Hotel Gjirokastra

2467 Reviews

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Date of travel

September, 2019

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Culture / Sightseeing

According to our Bradt guide, Gjirokastra is an ‘austere and beautiful town’ in south west Albania. Our tour of the country included a two-night stay at the “Hotel Gjirokastra.”: Although it was centrally located, the town is hilly with cobbled streets, so stout shoes and puff are required.

Arriving at 1pm, we were presented with water and told to wait, presumably for the room to be ready, although it wasn’t totally clear, as little English was spoken. Although the website suggested there were 4 rooms, it appeared much bigger and we later confirmed there were 11.

Eventually we were shown to our room or suite. It was up a few steps, through a large wooden door which led into a storage/laundry area with two rooms off it. Ours was large with a double bed with ornate carved head and footboard, bedside tables with lamps (and plug points if you took out the lamps), wooden floor and a stone feature wall: the city is known as the stone city because of the Ottoman-era stone architecture.

There was an Ottoman-style corner sofa, coffee table, wall-mounted TV and small fridge with large bottle of water. Wooden stairs led to a mezzanine with two twin beds which were only suitable for children bearing in mind the ceiling height. Underneath the stairs was a small wardrobe, but in the absence of any shelving, the sofa was used for suitcases and clothes. As usual there was no safe, tea or coffee making facilities or phone, but there was air conditioning. Whilst there was Wi-Fi, it was very intermittent during our stay and at one point, just as we were getting changed, there was a relatively lengthy power cut.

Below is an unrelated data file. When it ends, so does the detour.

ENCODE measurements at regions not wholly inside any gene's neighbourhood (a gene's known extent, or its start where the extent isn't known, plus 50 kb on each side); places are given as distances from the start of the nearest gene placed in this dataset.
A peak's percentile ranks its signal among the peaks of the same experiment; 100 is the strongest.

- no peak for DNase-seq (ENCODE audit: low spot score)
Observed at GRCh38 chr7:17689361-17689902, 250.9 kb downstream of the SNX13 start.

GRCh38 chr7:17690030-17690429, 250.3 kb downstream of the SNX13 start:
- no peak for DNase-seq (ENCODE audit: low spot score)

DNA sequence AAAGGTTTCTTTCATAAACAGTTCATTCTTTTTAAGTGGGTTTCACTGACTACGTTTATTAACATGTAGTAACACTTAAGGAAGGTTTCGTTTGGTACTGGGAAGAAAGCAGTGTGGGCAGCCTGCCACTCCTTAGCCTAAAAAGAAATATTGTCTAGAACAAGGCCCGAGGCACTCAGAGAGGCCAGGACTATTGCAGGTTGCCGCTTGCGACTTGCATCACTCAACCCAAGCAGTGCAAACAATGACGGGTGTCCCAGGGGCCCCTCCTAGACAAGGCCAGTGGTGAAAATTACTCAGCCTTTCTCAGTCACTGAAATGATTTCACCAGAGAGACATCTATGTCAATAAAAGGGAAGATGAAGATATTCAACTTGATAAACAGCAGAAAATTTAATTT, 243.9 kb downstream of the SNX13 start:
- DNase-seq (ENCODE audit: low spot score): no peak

The bathroom was a good size with open shower and reasonably powerful hot water, sink, loo and hairdryer. There was sufficient space for putting out toiletries and hanging up our washing. Rubber slippers were provided.

In the breakfast area (7.30am to 10am), there appeared to be a bar/restaurant but as with many of the places we stayed in Albania, there was no information about facilities and what was on offer. Tables and chairs on an outside patio caught the late afternoon sun.

At breakfast the food arrived fast and furious: a large pot of natural yoghurt, plate of fried donuts, four other unexplored pastry/breads, a basket full of bread, a glass of red juice and a fried egg on a plate with tomato, green pepper and a fair slab of feta-like cheese and a rather decidedly manky bunch of what must have been home-grown grapes. I struck lucky and my egg was still a little runny (even if it was lacy around the edges), but at least Roy’s was warm unlike at other places we stayed. A pot of mountain tea was brought around, but we asked for coffee which was reasonable.

The place seems to be family run and as there were people of all ages milling around, chatting and drinking coffee, it was hard to distinguish between, owners, workers, friends and guests.

The hotel website says it is £25 a night, cash only, so I guess it’s value for money.

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